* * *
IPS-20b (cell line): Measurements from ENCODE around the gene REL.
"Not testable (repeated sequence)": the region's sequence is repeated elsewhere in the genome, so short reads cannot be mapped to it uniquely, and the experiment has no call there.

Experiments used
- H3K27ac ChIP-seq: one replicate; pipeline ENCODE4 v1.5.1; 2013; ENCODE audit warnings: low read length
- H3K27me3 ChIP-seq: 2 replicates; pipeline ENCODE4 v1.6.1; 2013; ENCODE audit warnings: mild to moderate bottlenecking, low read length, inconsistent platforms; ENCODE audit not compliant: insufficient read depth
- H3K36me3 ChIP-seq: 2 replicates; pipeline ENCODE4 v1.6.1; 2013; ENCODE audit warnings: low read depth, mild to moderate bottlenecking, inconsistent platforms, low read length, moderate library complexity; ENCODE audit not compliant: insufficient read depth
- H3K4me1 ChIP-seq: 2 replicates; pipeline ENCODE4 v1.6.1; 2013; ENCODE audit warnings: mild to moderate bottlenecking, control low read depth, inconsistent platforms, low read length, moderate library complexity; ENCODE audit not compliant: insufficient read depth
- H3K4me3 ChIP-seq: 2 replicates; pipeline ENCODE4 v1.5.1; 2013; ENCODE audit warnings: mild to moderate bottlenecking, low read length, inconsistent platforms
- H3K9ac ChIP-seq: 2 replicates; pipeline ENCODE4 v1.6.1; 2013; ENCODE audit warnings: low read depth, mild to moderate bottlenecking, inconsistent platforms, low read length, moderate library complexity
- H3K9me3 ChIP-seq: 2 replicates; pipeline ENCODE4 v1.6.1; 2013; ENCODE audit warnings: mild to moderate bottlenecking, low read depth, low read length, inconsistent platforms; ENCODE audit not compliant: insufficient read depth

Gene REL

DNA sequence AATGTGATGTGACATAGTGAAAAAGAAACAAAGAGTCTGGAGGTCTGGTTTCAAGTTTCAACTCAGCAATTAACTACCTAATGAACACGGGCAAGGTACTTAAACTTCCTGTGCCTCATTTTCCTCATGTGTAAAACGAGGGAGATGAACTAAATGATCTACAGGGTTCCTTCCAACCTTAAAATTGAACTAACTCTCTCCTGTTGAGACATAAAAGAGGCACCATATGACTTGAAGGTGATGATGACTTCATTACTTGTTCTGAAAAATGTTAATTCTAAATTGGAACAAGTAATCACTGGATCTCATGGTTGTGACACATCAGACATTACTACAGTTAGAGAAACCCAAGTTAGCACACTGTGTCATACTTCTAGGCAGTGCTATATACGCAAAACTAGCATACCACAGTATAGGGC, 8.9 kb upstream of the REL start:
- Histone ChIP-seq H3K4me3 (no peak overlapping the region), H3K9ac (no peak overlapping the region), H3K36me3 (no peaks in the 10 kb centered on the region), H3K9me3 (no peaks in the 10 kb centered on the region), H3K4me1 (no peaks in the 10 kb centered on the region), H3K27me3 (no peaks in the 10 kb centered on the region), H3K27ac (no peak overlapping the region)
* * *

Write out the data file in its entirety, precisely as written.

IPS-20b (cell line): Measurements from ENCODE around the gene REL.
"Not testable (repeated sequence)": the region's sequence is repeated elsewhere in the genome, so short reads cannot be mapped to it uniquely, and the experiment has no call there.

Experiments used
- H3K27ac ChIP-seq: one replicate; pipeline ENCODE4 v1.5.1; 2013; ENCODE audit warnings: low read length
- H3K27me3 ChIP-seq: 2 replicates; pipeline ENCODE4 v1.6.1; 2013; ENCODE audit warnings: mild to moderate bottlenecking, low read length, inconsistent platforms; ENCODE audit not compliant: insufficient read depth
- H3K36me3 ChIP-seq: 2 replicates; pipeline ENCODE4 v1.6.1; 2013; ENCODE audit warnings: low read depth, mild to moderate bottlenecking, inconsistent platforms, low read length, moderate library complexity; ENCODE audit not compliant: insufficient read depth
- H3K4me1 ChIP-seq: 2 replicates; pipeline ENCODE4 v1.6.1; 2013; ENCODE audit warnings: mild to moderate bottlenecking, control low read depth, inconsistent platforms, low read length, moderate library complexity; ENCODE audit not compliant: insufficient read depth
- H3K4me3 ChIP-seq: 2 replicates; pipeline ENCODE4 v1.5.1; 2013; ENCODE audit warnings: mild to moderate bottlenecking, low read length, inconsistent platforms
- H3K9ac ChIP-seq: 2 replicates; pipeline ENCODE4 v1.6.1; 2013; ENCODE audit warnings: low read depth, mild to moderate bottlenecking, inconsistent platforms, low read length, moderate library complexity
- H3K9me3 ChIP-seq: 2 replicates; pipeline ENCODE4 v1.6.1; 2013; ENCODE audit warnings: mild to moderate bottlenecking, low read depth, low read length, inconsistent platforms; ENCODE audit not compliant: insufficient read depth

Gene REL

DNA sequence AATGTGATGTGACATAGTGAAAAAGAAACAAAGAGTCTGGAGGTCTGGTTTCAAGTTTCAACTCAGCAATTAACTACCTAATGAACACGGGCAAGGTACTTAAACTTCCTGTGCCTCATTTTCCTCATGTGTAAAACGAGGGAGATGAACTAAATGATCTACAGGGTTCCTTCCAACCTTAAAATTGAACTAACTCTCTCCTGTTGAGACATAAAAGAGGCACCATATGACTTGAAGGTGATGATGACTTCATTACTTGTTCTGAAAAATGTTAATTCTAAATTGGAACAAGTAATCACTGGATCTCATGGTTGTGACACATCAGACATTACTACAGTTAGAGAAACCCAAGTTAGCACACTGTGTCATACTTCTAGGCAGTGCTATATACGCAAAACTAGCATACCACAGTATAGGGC, 8.9 kb upstream of the REL start:
- Histone ChIP-seq H3K4me3 (no peak overlapping the region), H3K9ac (no peak overlapping the region), H3K36me3 (no peaks in the 10 kb centered on the region), H3K9me3 (no peaks in the 10 kb centered on the region), H3K4me1 (no peaks in the 10 kb centered on the region), H3K27me3 (no peaks in the 10 kb centered on the region), H3K27ac (no peak overlapping the region)